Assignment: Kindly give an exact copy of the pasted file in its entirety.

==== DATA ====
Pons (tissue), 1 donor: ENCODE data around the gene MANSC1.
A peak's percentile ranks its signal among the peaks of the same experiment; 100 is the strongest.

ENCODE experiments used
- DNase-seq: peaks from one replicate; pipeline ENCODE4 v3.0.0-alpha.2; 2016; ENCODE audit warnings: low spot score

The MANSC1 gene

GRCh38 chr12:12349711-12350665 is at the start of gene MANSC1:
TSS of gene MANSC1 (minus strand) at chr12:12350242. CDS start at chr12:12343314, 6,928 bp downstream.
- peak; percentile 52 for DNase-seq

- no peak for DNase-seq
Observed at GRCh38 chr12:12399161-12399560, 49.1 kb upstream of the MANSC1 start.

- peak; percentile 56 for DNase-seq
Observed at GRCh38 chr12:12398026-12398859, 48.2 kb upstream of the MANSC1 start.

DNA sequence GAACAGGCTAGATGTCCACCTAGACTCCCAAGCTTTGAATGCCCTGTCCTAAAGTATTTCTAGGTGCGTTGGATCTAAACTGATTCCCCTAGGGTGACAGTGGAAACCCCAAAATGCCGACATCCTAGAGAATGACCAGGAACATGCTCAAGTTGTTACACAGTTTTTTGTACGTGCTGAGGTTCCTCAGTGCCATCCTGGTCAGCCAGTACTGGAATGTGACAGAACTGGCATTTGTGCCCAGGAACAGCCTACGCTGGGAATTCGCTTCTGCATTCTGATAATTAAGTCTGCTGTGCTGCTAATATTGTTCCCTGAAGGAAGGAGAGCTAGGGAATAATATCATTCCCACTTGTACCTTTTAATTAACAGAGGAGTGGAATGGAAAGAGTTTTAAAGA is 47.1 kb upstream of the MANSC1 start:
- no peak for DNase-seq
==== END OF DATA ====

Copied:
Pons (tissue), 1 donor: ENCODE data around the gene MANSC1.
A peak's percentile ranks its signal among the peaks of the same experiment; 100 is the strongest.

ENCODE experiments used
- DNase-seq: peaks from one replicate; pipeline ENCODE4 v3.0.0-alpha.2; 2016; ENCODE audit warnings: low spot score

The MANSC1 gene

GRCh38 chr12:12349711-12350665 is at the start of gene MANSC1:
TSS of gene MANSC1 (minus strand) at chr12:12350242. CDS start at chr12:12343314, 6,928 bp downstream.
- peak; percentile 52 for DNase-seq

- no peak for DNase-seq
Observed at GRCh38 chr12:12399161-12399560, 49.1 kb upstream of the MANSC1 start.

- peak; percentile 56 for DNase-seq
Observed at GRCh38 chr12:12398026-12398859, 48.2 kb upstream of the MANSC1 start.

DNA sequence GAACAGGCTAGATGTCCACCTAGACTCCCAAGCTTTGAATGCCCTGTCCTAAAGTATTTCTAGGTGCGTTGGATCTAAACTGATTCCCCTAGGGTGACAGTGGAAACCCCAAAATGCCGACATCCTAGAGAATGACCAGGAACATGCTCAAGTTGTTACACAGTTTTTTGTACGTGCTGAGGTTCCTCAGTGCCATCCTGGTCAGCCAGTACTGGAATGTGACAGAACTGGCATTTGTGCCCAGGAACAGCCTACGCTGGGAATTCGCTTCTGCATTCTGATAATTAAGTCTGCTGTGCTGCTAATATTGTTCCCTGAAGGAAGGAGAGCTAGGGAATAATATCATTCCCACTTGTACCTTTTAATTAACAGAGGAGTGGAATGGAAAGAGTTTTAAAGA is 47.1 kb upstream of the MANSC1 start:
- no peak for DNase-seq